Mr Schulz - the President of the European Parliament - has penned an op-ed that is available here: http://www.linkedin.com/today/post/article/20130809113308-239623471-did-we-really-learn-the-lessons-of-the-crisis?trk=tod-home-art-large_0
My response is as follows:
My response is as follows:
This article is a trite rehashing of cliches, some of which have served as pre-conditions to the crisis, by a man who is presiding over the institution complicit in creation of the crisis in the first place, as well as in exacerbating the adverse impact of the crisis on the member states of the EU.
Let me just deal with the first set of Mr Schulz's core hypotheses:
"Firstly, the invisible hand of the market does not work and needs a robust regulatory framework."
Given that the Euro area crisis arose from the disastrous mis-management of the monetary union, the statement is absurd and ideologically dogmatic. Markets require proper regulation and are legally-based structures. Mr Schulz seems to fail to understand this and is confusing anarchy with the 'invisible hand' of the markets. European markets have failed, in part, due to wrong regulation (not the lack of regulation) and in part due to the lack of enforcement of existent regulation. Mr Schulz seems to have no idea as to these facts. Institutions that commonly failed to enforce existent regulations and treaties include, among others, the European Commission (allegedly reporting to the EU Parliament, that Mr Schulz presides over) and the European Parliament itself.
The markets failures were, in the case of the 'peripheral' euro states, exacerbated by the inactions and actions of the European authorities, including those by the European Parliament.
"Secondly, politics should gain primacy over markets and labour over capital."
Primacy of politics over markets (or rather economics) in Europe is exactly what led us into this crisis.
Political dominance over economic policies design is behind the creation of the monetary union and the expansion of the union to include countries that are not ready for a single currency regime. It is also responsible for the fraudulent ways in which some member states have acceded to the monetary union (e.g. Italy and Greece, where misreporting and financial instrumentation of deficits and debt were rampant and Mr Schulz's institution was amongst those that were aware of these facts, were required to be aware of these facts, and yet were inactive in the face of these facts). Politicization of the markets for Government bonds, for foreign exchange, for credit, for equity, for risk pricing, etc has been responsible for inducing many deep failures in the markets in Europe. For one, this politicization has led to an unsustainable debt accumulation in the private sector and transfer of private debts onto the shoulders of taxpayers.
I might agree with Mr Schulz on the point of 'labour' supremacy over 'capital'. Alas these are poorly defined concepts in Mr Schulz's case. Labour can mean labour unions (organised labour movement) or labour as human capital (skills, entrepreneurship, creativity, etc) and everything in-between. All of these definitions will contain internal contradictions in incentives, preferences for policies and responses to policies to each other and to the definitions of capital that can be deployed. Mr Schulz fails to define the categories he references, which suggests that his assertions are once again nothing more than populist sloganeering. Mr Schulz seems to have no idea that capital can be physical, technological, financial, intellectual or human. That 'labour' can be complementary to physical and technological capital in which case primacy of labour over technology can be destructive to the objectives of both. Mr Schulz appears to be inhabiting a simplistic universe more corresponding to that inhabited by Marx and Engels in the late 1840s than the one that exists today.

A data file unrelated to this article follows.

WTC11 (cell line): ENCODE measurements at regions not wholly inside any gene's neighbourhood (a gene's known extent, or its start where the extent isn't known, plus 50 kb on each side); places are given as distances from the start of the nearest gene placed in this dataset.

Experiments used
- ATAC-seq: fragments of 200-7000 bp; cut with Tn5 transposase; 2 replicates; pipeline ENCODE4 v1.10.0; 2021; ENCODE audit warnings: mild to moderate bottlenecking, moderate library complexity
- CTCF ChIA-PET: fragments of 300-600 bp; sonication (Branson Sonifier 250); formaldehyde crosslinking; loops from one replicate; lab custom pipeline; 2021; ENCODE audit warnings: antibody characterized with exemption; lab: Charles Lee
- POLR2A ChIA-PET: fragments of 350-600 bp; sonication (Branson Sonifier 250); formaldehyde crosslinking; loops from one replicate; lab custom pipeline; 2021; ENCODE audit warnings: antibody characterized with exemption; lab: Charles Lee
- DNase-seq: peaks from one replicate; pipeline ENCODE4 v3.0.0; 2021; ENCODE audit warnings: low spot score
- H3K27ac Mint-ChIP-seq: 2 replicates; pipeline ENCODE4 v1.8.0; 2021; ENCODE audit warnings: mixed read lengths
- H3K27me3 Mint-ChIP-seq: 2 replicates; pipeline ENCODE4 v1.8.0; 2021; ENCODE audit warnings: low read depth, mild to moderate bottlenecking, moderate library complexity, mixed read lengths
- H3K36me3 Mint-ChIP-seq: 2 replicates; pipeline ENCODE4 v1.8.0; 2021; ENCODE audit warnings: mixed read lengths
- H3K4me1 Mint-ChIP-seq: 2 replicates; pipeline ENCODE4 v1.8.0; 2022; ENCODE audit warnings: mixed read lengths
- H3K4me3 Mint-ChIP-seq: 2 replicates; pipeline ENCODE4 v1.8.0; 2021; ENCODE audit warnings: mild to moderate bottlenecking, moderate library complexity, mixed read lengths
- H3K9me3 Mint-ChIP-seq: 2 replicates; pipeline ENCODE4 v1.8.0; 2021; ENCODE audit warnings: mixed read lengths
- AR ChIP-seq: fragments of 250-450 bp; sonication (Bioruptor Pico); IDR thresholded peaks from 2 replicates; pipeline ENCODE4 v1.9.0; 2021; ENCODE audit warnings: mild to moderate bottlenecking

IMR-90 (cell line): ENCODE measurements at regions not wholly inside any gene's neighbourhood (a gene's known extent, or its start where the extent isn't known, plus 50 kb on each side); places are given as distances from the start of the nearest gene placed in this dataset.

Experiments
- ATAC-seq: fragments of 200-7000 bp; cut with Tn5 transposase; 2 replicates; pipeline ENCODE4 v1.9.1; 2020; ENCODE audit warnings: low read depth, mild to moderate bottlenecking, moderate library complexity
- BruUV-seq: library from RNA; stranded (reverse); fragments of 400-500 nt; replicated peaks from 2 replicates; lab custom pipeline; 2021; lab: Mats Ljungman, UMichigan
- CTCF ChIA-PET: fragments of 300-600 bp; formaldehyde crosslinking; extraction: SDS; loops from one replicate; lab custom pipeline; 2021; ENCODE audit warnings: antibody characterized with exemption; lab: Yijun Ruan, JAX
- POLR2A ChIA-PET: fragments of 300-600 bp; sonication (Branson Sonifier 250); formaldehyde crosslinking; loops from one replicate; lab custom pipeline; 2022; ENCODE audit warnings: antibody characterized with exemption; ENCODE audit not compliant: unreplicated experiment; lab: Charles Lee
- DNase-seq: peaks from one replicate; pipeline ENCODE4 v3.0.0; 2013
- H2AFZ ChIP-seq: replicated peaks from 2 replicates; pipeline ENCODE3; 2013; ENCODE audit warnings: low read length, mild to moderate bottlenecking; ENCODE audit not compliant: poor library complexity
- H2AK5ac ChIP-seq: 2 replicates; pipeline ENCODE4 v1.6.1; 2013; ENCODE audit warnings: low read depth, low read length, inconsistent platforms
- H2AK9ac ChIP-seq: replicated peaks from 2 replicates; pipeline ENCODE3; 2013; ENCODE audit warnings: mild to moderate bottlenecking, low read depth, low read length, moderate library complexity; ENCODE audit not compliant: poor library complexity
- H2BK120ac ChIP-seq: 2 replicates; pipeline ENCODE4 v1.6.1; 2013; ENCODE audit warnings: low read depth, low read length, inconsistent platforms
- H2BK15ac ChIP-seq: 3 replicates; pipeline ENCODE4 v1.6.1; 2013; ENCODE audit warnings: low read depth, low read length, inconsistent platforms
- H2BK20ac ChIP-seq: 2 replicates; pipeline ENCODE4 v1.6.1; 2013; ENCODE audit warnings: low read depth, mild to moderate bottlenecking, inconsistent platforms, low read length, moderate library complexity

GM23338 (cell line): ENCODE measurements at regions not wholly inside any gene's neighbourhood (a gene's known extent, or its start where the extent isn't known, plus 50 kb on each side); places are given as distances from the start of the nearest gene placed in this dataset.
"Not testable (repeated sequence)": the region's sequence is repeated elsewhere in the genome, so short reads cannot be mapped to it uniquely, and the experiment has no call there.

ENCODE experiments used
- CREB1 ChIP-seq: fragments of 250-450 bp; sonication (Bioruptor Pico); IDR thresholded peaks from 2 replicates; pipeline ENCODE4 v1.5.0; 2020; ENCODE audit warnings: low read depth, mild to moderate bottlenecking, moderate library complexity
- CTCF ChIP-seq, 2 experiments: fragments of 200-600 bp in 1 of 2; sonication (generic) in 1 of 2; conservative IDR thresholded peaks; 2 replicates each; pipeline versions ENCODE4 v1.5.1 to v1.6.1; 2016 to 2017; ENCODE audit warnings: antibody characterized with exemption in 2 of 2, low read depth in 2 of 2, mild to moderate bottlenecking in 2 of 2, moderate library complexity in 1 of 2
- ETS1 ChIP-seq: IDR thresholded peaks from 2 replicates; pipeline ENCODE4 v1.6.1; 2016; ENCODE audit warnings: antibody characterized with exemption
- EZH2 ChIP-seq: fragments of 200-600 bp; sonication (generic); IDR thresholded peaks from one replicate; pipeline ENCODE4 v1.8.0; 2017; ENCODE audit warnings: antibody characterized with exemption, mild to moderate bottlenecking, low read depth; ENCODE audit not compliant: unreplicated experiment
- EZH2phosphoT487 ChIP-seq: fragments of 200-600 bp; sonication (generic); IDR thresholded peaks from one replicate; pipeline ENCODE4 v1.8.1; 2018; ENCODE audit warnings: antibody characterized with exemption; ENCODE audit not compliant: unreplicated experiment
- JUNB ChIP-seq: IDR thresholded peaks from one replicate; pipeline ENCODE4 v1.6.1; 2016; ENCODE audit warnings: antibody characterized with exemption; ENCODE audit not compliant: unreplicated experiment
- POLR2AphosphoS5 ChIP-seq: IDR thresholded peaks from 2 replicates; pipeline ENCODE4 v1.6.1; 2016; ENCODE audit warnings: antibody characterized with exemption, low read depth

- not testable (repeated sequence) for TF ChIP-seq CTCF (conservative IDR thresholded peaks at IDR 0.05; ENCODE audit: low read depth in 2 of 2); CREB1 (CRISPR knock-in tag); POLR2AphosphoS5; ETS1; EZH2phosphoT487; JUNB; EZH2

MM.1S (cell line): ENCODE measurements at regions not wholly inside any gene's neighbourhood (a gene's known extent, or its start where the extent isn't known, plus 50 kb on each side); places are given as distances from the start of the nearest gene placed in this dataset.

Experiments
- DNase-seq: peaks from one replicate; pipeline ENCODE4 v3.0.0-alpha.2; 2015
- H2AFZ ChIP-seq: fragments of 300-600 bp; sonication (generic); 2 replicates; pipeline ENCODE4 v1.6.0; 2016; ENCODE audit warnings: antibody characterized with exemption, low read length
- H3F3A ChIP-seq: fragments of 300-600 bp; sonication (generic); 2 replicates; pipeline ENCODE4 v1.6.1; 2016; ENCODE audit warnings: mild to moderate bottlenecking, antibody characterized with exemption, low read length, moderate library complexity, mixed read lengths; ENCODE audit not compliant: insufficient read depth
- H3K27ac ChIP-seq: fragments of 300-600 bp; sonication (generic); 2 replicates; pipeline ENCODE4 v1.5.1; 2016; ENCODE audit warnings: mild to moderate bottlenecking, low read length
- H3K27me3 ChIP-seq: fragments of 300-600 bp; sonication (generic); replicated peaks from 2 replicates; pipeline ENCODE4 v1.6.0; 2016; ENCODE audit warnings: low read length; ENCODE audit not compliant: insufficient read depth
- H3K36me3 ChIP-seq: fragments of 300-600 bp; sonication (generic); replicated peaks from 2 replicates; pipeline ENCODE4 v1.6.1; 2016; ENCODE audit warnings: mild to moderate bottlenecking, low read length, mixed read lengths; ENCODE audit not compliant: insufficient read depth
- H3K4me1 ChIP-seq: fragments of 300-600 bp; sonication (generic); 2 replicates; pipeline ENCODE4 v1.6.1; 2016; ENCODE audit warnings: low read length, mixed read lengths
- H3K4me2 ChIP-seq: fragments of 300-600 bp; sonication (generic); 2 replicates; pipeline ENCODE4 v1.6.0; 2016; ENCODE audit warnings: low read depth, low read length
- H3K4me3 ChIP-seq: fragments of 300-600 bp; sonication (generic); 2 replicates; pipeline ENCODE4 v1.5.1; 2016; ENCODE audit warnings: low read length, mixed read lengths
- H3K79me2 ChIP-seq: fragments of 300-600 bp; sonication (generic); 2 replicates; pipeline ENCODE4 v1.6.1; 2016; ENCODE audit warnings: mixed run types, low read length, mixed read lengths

"Thirdly, and most importantly, the economy and politics should return to the values of solidarity, social justice, decency and respect."
This is both historically incorrect and, frankly put, too rich coming from someone heading a powerful EU institution.
It is inherently incorrect because a return implies existence of something in the past. European societies never possessed any real sense of 'solidarity' or 'social justice' but historically (and to-date) relied on preservation of the status quo of distribution of wealth within the set confines of the European elites and independent of merit. Thus, Europe never pursued meritocratic systems of wealth and income allocations. And subsequently never developed such systems. What Mr Schulz might mean (and we are reduced here to guessing) is the return to the status quo of interest groups-driven 'social' allocations of resources - a system commonly known as tax (someone else) and spend (on me or my friends).
It is a rich statement coming from Mr Schulz because he presides over the EU institution that was at least complicit in forcing member states to transfer private sector losses onto taxpayers and failed to structure properly core institutional frameworks of the EU. Whether this complicity involved errors of omission or commission is irrelevant. The outcomes of these errors are Greece today, Cyprus today, Ireland today, and Italy, Spain, Portugal and so on. From this point of view, the perspective of returning to values by the political and economic institutions of Europe would first and foremost involve (require) restructuring of the European institutions from the top. Mr Schulz's job would be on the line in any such process of renewal and return to accountability.
That, alas, is the nature of leadership: you fail and you are gone. Writing op-eds full of well-meaning waffle is, frankly, not an excuse for the failures of both action and inaction.